Just asking because , it's such a shame to lose a good wood stove. :ROFLMAO:
     
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  9. Dont

    Dont Just another old gray Jarhead Monkey Site Supporter+++


    The local Lignetics plant has not stopped producing and was still working yesterday when I drove by there. They produce the energy logs here and you can get on a list to buy a large quantity of their "seconds" at a discount. You just need to return their container back to them in a timely manor..

    I have used the energy logs to heat my home on occasion and they work really well! They burn hot and I have used less of them to heat the house than with mixed wood logs. Pellets in a regular wood stove can work for heating, just not all that well. Maybe if one used a woven heavy wire grate, the surface area exposed to burning would greatly increase the efficiency of the burning of the pellets in a regular wood stove.
     
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  10. ghrit

    ghrit Bad company Administrator Founding Member

    Must have been local to you back then, Al. Looks like Lignetics is alive and well. Amazon peddles the pellets along with a "few" other sources. I have never used pellets, but probably would go that route if I had to go back to stoking.
     
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  11. Altoidfishfins

    Altoidfishfins Monkey+++ Site Supporter+

    Hey well that's certainly great news guys.THey made just about the best pellets we used.

    When I lived in smalltown Nevada, Lignetics pellets became unavailable after a few years. When we asked around we were told they went out of business. Maybe the local merchants were pulling some kind of stunt, which they had been known to pull shenanigans from time to time. THe town was so isolated they could get away with it.
     
  12. Altoidfishfins

    Altoidfishfins Monkey+++ Site Supporter+

    I stand corrected guys!
    Just checked with the wife and she has a much better memory than I do.

    Apparently what happened was that oil became expensive at the time and many people back east were converting to pellet stoves as an alternative. Lignetics began shipping most of their production there because they could sell it for more. That left only the lower quality brands available and the prices began to rise even for those.

    Glad to see they're still working because they were just about the best pellets we used.
     
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  13. SB21

    SB21 Monkey+++

    Here's a question for someone that may know. I've wondered if there is a way to compress chipped wood , from a wood chipper , into logs to burn in a wood stove ? Or is there a way to effectively burn this , or do you think it's practical, or just a waste of time ? I was just wondering because you can get this stuff free from just about any tree company, they'll bring it out and dump it, if they're in the area.
     
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  14. Dont

    Dont Just another old gray Jarhead Monkey Site Supporter+++

  15. Altoidfishfins

    Altoidfishfins Monkey+++ Site Supporter+

    That's a great idea.

    I'd like to find that out too. Have a lot of brush to clear and have been running the trimmings through a chipper/shredder. End up with piles of shred that I'll usually spread around at the bases of the smaller trees as a mulch. Much of it is scrub oak and manzanita - both hardwoods.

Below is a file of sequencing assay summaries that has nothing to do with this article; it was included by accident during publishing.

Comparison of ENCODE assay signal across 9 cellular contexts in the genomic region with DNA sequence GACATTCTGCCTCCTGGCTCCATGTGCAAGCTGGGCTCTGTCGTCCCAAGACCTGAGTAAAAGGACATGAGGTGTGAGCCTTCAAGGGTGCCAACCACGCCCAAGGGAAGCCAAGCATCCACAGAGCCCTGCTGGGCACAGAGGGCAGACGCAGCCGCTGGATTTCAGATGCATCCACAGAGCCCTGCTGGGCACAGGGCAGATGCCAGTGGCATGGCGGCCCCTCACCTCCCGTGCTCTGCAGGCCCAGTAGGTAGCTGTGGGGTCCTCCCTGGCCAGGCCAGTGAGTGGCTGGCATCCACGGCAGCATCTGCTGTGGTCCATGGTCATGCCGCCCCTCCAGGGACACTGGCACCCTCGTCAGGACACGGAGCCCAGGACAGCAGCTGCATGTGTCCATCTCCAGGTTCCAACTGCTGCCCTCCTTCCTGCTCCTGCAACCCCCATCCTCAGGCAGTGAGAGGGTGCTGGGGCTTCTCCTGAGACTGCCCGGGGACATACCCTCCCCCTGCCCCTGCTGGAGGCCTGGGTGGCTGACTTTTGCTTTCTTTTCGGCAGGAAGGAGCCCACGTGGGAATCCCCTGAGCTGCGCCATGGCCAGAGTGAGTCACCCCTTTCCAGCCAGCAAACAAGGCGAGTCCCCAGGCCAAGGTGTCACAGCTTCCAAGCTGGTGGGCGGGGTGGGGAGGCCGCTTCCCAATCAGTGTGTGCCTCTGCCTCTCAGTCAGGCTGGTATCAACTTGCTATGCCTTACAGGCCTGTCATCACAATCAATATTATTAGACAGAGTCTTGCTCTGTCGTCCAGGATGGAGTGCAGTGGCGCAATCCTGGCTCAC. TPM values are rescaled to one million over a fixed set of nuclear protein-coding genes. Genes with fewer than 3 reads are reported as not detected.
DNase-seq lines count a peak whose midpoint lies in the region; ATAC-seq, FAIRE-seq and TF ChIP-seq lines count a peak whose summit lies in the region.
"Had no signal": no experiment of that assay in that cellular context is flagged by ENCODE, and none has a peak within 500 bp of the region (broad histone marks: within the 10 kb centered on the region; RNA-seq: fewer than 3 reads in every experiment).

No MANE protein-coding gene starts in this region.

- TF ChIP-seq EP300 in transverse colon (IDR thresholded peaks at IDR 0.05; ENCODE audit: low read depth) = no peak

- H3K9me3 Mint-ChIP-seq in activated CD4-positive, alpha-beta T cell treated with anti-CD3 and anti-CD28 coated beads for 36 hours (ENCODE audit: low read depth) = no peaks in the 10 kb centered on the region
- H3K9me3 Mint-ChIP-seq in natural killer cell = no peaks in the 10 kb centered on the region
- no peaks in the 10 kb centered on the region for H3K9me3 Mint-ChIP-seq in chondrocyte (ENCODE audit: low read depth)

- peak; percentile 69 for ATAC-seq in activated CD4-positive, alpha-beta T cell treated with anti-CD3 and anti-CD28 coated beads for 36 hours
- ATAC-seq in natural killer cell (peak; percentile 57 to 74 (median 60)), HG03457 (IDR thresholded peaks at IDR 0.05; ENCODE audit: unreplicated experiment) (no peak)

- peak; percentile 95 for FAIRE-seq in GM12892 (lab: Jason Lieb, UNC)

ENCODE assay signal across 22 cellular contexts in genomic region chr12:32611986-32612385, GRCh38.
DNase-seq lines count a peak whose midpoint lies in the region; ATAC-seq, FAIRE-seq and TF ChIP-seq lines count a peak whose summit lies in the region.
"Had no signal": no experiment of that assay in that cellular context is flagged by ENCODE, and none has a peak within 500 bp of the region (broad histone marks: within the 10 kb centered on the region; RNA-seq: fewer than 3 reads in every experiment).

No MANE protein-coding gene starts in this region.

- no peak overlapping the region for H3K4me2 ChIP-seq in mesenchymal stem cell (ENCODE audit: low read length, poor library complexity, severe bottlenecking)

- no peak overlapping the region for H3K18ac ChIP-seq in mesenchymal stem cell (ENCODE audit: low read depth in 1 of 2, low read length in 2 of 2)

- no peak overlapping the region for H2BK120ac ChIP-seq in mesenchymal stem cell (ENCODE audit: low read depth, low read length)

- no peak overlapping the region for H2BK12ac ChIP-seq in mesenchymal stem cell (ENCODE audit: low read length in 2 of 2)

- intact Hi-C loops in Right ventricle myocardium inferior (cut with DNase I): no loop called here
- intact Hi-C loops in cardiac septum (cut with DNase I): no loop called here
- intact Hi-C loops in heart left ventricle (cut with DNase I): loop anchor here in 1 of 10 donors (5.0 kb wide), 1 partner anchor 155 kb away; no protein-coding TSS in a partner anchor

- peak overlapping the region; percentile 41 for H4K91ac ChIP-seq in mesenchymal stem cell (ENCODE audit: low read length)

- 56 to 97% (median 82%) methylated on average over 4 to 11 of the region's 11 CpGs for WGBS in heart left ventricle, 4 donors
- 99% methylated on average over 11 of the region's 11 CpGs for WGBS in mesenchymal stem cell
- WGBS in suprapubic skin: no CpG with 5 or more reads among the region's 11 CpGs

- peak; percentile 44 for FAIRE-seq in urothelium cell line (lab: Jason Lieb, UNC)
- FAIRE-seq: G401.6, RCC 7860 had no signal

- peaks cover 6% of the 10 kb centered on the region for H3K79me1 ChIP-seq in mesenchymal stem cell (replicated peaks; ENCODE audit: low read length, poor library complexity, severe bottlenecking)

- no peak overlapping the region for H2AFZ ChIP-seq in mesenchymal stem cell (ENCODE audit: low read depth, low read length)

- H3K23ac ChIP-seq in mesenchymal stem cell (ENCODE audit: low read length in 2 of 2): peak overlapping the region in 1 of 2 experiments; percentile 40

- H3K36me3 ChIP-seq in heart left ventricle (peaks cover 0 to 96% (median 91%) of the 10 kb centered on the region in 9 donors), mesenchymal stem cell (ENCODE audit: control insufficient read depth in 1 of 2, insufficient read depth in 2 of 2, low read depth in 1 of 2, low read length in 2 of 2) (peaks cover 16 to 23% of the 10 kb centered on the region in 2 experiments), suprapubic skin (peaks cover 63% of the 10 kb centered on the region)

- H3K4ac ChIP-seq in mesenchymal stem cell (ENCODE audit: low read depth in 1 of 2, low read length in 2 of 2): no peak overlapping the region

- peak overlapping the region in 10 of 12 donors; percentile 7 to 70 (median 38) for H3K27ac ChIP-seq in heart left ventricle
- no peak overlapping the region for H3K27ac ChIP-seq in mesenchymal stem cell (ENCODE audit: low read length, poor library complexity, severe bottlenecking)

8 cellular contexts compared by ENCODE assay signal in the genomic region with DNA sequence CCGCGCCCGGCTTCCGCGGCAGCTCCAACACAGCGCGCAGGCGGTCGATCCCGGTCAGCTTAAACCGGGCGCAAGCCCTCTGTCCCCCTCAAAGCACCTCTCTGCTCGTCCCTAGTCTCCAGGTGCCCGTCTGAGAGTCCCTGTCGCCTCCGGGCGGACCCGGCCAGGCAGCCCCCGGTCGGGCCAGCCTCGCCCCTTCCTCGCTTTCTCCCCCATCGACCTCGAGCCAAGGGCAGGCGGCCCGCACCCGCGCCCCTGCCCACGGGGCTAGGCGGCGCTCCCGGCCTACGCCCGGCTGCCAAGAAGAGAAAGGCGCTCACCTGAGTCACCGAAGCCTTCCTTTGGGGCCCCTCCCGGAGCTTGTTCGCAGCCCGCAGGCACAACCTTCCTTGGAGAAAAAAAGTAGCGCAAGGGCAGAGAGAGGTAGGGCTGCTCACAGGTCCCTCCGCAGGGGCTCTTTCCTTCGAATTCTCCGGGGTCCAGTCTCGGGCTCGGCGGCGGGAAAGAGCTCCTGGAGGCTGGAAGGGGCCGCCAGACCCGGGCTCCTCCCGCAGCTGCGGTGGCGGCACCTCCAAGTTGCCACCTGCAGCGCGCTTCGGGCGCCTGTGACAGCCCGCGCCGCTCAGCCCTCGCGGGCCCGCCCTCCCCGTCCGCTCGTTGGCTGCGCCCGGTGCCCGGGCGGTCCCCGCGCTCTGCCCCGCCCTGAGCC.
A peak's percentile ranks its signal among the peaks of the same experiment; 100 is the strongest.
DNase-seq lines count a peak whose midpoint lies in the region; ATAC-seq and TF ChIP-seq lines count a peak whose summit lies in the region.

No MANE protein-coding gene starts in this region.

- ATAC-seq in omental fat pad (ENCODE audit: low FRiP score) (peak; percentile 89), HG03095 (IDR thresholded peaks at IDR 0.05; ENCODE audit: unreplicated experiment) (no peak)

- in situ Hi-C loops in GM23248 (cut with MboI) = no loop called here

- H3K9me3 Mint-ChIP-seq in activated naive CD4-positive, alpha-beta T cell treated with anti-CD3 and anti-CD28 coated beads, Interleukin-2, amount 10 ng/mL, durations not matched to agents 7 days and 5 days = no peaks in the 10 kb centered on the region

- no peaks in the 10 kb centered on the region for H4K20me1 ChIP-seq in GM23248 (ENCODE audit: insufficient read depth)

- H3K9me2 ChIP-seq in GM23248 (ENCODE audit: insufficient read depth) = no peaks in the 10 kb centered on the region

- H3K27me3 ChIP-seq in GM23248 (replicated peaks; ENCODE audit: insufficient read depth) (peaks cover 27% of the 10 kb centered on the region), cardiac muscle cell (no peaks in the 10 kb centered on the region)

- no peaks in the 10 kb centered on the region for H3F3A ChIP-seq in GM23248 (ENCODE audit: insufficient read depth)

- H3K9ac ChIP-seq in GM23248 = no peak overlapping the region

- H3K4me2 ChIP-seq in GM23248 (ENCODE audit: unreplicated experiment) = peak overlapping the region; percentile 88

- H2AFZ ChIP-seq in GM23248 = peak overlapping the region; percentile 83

Be great if it could be compressed, kind of like particle board, held together only by the fact that it is compressed and not glued (don't want to burn glue). Or maybe a binding agent such as a small amount of paraffin wax could be mixed in if ground to the consistency of laundry soap (in a blender from the Goodwill store).

    As an experiment, could you take a piece of say, 2" steel pipe with a removable cap at one end, pour the chips in the other end and compress them with an appropriately sized ram attached to a hand operated hydraulic press? Just thinking out loud here. Or maybe start out with the 2" pipe, attach a reducer fitting to compress everything down to 1" with the discharge end open. Hmm, marking that down as a future trial.
     
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  16. BTPost

    BTPost Stumpy Old Fart Snow Monkey Moderator

    With out some kind of binder, it will just disinigrate into wood chips again... What you are describing is a Presto Log... if you have ever burned a GlueLam Beam scrap, you would know just how well and Hot they burn...
     
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  17. arleigh

    arleigh Goophy monkey

    Egg would work ,been used for other similar things.
    Wax would be good but I don't think they use wax ,the wood separated when wet , Wax is impervious to water. and expensive.

    If your' going to produce your own logs you might invest in a hydraulic log splitter , remove the wedge and provide a steel pipe in place and a pinned block . In stead of trying to press one whole one at a time it may have to be pressed in stages/layers .
     
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  18. SB21

    SB21 Monkey+++

    Yes, those are pretty much my same thoughts as well, binding agents, and compressing into a 4 inch pipe is what I was thinking. I saw a guy on YouTube blending up paper in water, then pouring the mixture in a type of brick form and then press the water out and let dry. I was wondering if something like this would help bind everything together. Just haven't had the chance to try it out.
     
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  19. oil pan 4

    oil pan 4 Monkey+++

    I think I will probably do this.
    I got my first piece of equipment, little electric wood chipper.
    I could bring in a bag of pecan wood chips and try to press them into a brick using the rather large 3phase powered hydraulic press at work.
    I don't know if it will work. Might as well find out.
     
    Tully Mars likes this.
  20. Tully Mars

    Tully Mars Metal weldin' monkey

    Would/should a bit of heat be added in to help with the binding? Especially if using paraffin?